DOJ: Panasonic Subsidiary to Pay $137M Fine

Panasonic Corp. subsidiary Panasonic Avionics Corp. (PAC) will pay $137.4 million in criminal penalties to the U.S. government to settle charges it used consultants improperly and concealed payments to third parties, both in violation of the Foreign Corrupt Practices Act.

U.S. Department of Justice

U.S. Department of Justice

That, in turn, caused parent and electronics giant Panasonic to falsify its books, said the Justice Department, which announced the settlement.

PAC supplies in-flight entertainment systems and airplane communications. Justice said that among its transgressions was paying a consultant $875,000 over a six-year period while the consultant was employed by a state-owned airline negotiating a lucrative contract; Panasonic earned $92 million in profit from the contract.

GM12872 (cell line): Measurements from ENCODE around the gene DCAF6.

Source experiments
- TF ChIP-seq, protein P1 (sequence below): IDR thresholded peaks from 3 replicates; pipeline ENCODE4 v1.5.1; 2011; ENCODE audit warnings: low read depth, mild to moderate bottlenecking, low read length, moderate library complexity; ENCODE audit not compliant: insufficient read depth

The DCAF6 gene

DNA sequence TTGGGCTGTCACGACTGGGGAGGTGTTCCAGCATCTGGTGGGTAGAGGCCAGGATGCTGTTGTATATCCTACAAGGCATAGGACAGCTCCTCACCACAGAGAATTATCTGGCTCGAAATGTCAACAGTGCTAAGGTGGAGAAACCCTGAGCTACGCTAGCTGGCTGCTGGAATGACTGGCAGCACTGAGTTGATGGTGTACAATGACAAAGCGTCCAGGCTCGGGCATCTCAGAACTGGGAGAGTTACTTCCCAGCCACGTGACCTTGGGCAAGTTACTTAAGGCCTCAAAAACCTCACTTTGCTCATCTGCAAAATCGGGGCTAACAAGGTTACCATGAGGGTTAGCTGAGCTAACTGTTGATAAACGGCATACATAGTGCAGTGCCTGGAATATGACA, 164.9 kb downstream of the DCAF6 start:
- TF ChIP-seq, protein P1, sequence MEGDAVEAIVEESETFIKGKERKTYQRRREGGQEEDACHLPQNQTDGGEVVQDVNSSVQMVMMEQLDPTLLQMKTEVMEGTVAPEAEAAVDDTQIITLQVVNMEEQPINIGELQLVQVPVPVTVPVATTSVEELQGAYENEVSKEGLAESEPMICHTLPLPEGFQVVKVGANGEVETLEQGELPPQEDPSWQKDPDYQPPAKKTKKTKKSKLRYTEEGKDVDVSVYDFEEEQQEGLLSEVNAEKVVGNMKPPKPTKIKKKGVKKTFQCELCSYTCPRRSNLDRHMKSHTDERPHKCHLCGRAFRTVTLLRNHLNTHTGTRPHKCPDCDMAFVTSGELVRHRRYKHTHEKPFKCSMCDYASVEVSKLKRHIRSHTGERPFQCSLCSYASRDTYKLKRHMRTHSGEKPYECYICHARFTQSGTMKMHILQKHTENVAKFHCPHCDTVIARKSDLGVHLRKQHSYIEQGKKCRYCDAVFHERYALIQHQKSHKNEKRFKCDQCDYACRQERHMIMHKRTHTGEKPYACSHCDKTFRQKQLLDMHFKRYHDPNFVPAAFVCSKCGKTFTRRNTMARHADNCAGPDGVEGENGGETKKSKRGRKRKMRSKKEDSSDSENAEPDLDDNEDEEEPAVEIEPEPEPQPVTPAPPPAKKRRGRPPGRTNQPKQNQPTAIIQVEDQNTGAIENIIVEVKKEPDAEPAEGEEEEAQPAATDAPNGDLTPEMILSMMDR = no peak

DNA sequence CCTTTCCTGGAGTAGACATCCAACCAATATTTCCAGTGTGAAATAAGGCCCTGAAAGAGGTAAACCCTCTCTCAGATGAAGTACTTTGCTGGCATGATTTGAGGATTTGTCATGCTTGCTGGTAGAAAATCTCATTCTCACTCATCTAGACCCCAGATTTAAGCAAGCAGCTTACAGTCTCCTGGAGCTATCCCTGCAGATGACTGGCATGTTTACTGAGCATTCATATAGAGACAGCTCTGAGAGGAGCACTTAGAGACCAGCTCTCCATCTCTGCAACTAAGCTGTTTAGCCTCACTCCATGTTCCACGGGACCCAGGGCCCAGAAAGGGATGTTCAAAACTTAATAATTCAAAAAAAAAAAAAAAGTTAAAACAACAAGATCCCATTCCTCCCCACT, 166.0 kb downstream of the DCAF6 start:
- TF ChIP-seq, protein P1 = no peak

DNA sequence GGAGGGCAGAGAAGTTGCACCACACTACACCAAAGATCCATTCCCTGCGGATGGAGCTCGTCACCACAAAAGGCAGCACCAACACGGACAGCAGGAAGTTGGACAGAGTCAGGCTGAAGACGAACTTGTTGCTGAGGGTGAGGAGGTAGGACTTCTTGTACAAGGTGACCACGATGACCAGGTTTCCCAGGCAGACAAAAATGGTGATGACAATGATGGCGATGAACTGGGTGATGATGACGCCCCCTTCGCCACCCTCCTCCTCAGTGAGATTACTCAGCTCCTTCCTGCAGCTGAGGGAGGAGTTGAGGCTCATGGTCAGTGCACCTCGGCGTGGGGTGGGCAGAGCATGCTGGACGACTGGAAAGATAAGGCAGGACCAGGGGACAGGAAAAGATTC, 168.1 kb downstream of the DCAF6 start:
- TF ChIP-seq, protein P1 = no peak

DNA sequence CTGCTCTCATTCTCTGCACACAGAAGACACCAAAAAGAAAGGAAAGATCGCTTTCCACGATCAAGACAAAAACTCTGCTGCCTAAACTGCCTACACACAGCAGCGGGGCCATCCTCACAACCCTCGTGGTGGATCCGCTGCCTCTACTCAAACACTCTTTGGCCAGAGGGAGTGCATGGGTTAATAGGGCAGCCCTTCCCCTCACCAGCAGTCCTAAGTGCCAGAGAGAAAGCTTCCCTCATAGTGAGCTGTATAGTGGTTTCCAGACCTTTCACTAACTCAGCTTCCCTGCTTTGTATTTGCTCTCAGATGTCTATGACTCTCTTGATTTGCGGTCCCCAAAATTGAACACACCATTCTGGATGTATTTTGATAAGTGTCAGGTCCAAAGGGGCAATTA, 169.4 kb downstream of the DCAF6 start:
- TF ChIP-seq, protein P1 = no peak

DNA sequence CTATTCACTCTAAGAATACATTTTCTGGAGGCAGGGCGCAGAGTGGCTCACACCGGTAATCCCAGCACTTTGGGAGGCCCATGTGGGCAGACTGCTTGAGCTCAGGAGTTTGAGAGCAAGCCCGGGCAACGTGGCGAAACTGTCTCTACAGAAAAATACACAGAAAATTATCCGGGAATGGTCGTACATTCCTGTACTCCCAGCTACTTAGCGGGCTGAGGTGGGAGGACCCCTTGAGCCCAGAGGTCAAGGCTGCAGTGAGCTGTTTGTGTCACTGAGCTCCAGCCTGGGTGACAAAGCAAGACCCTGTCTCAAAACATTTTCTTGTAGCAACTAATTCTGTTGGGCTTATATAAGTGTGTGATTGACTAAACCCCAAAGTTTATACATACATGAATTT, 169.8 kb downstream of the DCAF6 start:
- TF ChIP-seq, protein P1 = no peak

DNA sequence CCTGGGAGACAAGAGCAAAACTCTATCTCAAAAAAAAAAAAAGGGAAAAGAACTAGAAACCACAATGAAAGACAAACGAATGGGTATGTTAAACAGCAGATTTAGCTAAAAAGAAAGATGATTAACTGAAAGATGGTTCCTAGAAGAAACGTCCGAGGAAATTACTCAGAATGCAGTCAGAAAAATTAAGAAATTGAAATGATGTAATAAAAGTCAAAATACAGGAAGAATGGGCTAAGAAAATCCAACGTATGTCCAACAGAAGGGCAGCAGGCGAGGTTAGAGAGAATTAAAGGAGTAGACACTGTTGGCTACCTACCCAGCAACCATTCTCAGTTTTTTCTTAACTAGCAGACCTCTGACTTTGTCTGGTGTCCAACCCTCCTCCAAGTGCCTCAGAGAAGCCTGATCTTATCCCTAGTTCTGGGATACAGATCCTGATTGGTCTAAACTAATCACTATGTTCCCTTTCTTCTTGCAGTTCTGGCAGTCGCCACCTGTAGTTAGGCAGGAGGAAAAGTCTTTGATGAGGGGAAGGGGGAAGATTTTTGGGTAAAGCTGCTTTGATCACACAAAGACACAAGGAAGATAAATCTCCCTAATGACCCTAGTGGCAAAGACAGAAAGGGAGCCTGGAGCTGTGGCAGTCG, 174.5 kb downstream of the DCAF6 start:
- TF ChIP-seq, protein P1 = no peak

“The Criminal Division will take all appropriate action to ensure that the investing public is able to trust the accuracy of the financial statements of companies that avail themselves of American securities exchanges," the DOJ said. 

PAC conceded it had "mischaracterized" the money as "consultant payments," which parent Panasonic then incorrectly designated as "selling and general administrative expenses."

PAC also hid $7 million in payments to unqualified sales agents, first terminating the relationships, then using them after they were re-hired by a subcontractor, DOJ said.

PAC was charged with one count of knowingly and willfully causing the falsification of the books, records and accounts of parent company Panasonic, but that was deferred with Panasonic's agreement to pay $137,403,812.  

John Eggerton

Contributing editor John Eggerton has been an editor and/or writer on media regulation, legislation and policy for over four decades, including covering the FCC, FTC, Congress, the major media trade associations, and the federal courts. In addition to Multichannel News and Broadcasting + Cable, his work has appeared in Radio World, TV Technology, TV Fax, This Week in Consumer Electronics, Variety and the Encyclopedia Britannica.